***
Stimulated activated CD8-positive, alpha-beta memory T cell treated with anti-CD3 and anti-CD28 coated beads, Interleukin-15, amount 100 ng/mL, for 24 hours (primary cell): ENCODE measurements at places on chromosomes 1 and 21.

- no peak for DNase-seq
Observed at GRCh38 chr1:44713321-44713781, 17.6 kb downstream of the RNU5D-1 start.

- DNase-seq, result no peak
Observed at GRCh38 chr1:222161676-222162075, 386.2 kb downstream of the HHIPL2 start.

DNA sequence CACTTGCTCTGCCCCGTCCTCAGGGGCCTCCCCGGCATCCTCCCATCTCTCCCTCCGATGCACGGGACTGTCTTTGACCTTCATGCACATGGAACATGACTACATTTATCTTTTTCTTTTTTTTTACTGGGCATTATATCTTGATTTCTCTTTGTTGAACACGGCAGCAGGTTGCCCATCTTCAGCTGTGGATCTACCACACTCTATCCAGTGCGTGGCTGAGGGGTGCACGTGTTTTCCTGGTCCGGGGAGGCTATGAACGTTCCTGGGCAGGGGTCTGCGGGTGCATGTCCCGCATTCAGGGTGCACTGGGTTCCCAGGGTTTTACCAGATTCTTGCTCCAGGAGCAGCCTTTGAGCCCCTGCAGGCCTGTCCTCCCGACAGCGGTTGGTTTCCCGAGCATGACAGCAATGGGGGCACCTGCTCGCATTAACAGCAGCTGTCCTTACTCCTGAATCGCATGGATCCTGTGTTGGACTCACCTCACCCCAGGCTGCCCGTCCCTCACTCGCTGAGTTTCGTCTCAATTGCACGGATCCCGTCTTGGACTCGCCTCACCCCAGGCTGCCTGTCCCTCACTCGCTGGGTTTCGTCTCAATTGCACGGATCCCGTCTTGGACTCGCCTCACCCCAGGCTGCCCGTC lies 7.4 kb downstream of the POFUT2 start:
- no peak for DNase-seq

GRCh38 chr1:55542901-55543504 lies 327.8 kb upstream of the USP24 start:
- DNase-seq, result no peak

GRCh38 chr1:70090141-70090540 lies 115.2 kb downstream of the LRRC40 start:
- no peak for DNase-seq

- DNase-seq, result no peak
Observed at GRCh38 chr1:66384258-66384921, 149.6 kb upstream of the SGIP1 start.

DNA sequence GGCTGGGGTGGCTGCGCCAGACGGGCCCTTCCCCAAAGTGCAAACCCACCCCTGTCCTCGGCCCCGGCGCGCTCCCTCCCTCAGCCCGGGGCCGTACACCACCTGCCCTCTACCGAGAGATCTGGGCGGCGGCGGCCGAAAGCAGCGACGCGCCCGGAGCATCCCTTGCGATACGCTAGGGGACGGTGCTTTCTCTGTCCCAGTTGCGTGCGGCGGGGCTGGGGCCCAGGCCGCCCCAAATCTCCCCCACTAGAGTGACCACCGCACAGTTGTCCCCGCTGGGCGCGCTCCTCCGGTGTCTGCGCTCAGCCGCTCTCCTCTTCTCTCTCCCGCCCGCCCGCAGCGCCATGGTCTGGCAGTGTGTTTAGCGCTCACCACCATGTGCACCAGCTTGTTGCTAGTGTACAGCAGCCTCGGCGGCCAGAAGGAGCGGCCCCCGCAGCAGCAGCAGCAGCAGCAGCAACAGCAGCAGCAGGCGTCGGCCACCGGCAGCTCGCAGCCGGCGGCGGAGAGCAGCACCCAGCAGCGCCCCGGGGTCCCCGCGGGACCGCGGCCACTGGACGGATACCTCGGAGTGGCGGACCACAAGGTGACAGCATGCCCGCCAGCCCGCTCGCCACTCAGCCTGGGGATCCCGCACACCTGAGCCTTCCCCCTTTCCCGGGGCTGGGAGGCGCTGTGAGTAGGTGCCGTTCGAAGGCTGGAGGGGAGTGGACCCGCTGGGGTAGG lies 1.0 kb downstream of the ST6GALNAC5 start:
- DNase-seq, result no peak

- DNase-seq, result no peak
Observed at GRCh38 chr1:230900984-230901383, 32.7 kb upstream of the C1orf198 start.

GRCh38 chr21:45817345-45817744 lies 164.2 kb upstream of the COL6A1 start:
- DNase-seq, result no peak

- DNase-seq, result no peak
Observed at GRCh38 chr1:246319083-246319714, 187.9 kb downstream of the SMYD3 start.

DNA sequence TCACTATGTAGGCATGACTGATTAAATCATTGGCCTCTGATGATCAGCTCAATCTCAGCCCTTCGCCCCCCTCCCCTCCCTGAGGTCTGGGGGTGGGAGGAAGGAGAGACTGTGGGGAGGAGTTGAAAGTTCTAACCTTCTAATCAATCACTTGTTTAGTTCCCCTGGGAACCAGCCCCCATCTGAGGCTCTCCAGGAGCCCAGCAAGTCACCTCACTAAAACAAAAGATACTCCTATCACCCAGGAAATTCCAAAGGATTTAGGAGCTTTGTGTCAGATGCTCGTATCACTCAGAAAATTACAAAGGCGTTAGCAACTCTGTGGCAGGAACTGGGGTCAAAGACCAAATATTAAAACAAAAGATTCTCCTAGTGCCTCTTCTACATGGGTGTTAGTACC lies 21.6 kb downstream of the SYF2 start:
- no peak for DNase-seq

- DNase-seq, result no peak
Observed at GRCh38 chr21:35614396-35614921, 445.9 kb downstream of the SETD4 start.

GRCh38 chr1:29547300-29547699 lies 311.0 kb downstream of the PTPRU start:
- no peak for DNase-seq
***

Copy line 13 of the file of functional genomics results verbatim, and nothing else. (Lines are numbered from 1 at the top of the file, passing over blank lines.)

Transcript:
Observed at GRCh38 chr1:66384258-66384921, 149.6 kb upstream of the SGIP1 start.